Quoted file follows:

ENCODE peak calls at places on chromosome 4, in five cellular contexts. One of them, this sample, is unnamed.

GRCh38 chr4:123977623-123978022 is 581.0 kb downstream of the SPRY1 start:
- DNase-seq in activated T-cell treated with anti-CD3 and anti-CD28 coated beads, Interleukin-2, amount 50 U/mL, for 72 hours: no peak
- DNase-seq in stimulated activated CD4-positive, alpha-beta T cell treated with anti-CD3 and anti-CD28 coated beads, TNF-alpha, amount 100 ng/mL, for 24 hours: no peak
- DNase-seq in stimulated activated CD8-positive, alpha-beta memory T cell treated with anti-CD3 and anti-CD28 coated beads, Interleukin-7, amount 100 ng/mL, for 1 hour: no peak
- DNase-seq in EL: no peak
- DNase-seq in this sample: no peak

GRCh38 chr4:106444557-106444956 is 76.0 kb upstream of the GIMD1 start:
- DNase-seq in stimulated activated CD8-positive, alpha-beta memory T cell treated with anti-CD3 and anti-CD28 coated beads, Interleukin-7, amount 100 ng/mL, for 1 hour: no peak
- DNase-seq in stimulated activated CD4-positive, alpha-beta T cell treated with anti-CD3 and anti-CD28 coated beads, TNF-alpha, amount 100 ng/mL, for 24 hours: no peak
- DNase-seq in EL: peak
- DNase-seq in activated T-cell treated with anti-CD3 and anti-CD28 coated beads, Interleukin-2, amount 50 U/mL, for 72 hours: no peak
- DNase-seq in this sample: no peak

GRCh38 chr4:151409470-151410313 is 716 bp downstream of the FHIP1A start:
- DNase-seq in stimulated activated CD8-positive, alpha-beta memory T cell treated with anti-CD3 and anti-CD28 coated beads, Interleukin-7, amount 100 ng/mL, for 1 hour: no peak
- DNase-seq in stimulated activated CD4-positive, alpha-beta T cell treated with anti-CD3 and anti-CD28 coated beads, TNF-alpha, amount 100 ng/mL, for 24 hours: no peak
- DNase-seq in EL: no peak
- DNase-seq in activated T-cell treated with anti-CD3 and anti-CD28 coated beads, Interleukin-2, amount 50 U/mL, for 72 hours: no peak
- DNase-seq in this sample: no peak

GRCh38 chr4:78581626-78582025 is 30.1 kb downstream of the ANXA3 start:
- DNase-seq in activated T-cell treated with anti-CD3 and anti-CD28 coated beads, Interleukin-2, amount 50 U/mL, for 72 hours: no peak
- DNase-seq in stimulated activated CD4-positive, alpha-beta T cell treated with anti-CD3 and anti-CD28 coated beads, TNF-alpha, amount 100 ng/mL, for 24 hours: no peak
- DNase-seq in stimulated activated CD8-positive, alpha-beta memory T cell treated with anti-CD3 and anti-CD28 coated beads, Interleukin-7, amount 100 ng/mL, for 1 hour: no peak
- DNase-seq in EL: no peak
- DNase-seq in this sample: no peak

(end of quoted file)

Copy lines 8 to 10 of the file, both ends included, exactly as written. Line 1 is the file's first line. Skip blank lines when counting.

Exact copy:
GRCh38 chr4:106444557-106444956 is 76.0 kb upstream of the GIMD1 start:
- DNase-seq in stimulated activated CD8-positive, alpha-beta memory T cell treated with anti-CD3 and anti-CD28 coated beads, Interleukin-7, amount 100 ng/mL, for 1 hour: no peak
- DNase-seq in stimulated activated CD4-positive, alpha-beta T cell treated with anti-CD3 and anti-CD28 coated beads, TNF-alpha, amount 100 ng/mL, for 24 hours: no peak